The other thing that springs to mind is that perception that Christmass is for children. Certainly Christmass is for children that they do not have to fear. But the Christmass message is equally to adults, that children ought not to have to fear. The Christmass message is as much to 'christians' that Jews, Buddhists, Muslims, those with indigenous spiritualities or whatever need not fear. The Christmass message is as much to 'christians' that those who are going about their own business, providing for themselves, those they love and making their contribution to the well being of society have no need to fear regardless of their faith or lack thereof. The Christmass message is as much to 'christians', that their task is to not be like some in Thessalonica, who Paul noted were: 'mere busybodies, not doing any work.' He advised: 'Now such persons we command and exhort in the Lord Jesus Christ to do their work quietly and to earn their own living.' 2 Thess 3.11,12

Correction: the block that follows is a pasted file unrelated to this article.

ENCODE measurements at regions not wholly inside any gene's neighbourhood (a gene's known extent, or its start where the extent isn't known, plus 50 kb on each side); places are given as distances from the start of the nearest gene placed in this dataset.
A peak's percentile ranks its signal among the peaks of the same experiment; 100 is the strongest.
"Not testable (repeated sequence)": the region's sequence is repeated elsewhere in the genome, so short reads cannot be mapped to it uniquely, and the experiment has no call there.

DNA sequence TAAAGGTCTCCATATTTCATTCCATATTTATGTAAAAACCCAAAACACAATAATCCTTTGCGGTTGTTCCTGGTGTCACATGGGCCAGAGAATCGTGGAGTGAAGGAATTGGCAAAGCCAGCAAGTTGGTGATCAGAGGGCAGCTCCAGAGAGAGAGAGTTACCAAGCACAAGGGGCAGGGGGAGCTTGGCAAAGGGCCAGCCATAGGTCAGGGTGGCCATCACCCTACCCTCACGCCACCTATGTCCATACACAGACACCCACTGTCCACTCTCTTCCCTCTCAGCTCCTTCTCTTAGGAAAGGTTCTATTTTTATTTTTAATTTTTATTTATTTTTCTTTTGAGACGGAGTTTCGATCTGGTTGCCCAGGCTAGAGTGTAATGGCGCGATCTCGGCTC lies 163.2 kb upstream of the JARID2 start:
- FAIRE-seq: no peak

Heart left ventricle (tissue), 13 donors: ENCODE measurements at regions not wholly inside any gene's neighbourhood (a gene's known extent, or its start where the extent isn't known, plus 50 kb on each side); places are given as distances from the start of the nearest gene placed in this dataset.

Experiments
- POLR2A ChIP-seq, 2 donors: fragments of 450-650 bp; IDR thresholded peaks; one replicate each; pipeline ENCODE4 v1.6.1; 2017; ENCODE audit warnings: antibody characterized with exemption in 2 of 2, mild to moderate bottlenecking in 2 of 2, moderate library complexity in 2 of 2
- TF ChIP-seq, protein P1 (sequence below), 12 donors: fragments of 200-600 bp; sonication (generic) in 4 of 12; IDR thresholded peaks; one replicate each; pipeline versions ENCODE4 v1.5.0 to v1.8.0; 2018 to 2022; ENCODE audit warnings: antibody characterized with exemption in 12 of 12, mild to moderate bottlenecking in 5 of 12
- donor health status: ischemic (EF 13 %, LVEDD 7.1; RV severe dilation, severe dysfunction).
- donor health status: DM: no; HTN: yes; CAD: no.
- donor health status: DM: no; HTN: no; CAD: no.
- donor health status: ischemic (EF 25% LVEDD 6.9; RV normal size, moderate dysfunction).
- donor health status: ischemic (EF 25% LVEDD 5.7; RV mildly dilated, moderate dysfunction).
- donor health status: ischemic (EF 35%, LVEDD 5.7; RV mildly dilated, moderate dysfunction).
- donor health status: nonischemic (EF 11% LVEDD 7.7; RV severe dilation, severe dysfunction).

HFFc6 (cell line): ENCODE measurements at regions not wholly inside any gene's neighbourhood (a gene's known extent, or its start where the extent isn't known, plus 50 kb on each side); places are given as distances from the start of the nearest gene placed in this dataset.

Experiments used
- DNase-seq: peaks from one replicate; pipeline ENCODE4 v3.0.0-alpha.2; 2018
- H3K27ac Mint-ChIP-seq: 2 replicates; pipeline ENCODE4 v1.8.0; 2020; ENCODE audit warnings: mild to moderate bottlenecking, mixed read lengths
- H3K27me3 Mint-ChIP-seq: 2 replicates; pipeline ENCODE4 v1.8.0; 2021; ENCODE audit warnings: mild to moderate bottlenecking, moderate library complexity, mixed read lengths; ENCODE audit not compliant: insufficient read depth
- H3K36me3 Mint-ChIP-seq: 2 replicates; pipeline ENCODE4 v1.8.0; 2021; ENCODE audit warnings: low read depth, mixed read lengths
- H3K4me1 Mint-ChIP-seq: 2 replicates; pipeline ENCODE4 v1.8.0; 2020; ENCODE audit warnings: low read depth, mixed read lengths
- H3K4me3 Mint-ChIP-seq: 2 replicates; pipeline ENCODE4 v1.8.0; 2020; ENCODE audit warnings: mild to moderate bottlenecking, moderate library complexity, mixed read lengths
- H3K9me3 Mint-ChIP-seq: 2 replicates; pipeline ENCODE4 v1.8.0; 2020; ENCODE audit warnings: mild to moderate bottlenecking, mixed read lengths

But it might be asked, how will those who don't come to worship ever hear the message that they need not fear? Well, there are some things that I am entirely certain about, and one is that while the church continues to be fragmented and self absorbed, others will see that this has nothing to do with the living God. Another is that while the church spends her energies **challenging** others, piously thinking that they are loving others, (often people who think this consider this especially scriptural one wonders why the word 'challenge' appears in my Bible only once and it is quite the opposite of 'love') people will not hear the gospel message that they do not have to fear.
Jesus was not born in a palace or a temple, to one or other of the 'movers and shakers' in the secular or religious society of his day. Jesus was born to ordinary peasant parents, to say to all who are of ordinary peasant stock: 'do not be afraid'. We of ordinary peasant stock have nothing to fear from God. James gets the message right when he writes: 'Is it not the rich who oppress you? Is it not they who drag you into court? Is it not they who blaspheme the excellent name that was invoked over you?' (2.6,7)
Jesus' birth ought to be an affront to all who call themselves religious, otherwise we may well be charged with not actually believing it for it turns our attention towards others and our need to consider others as blessed as ourselves.
The gospel is precisely that no one has to fear, except if we fear being in the company of others.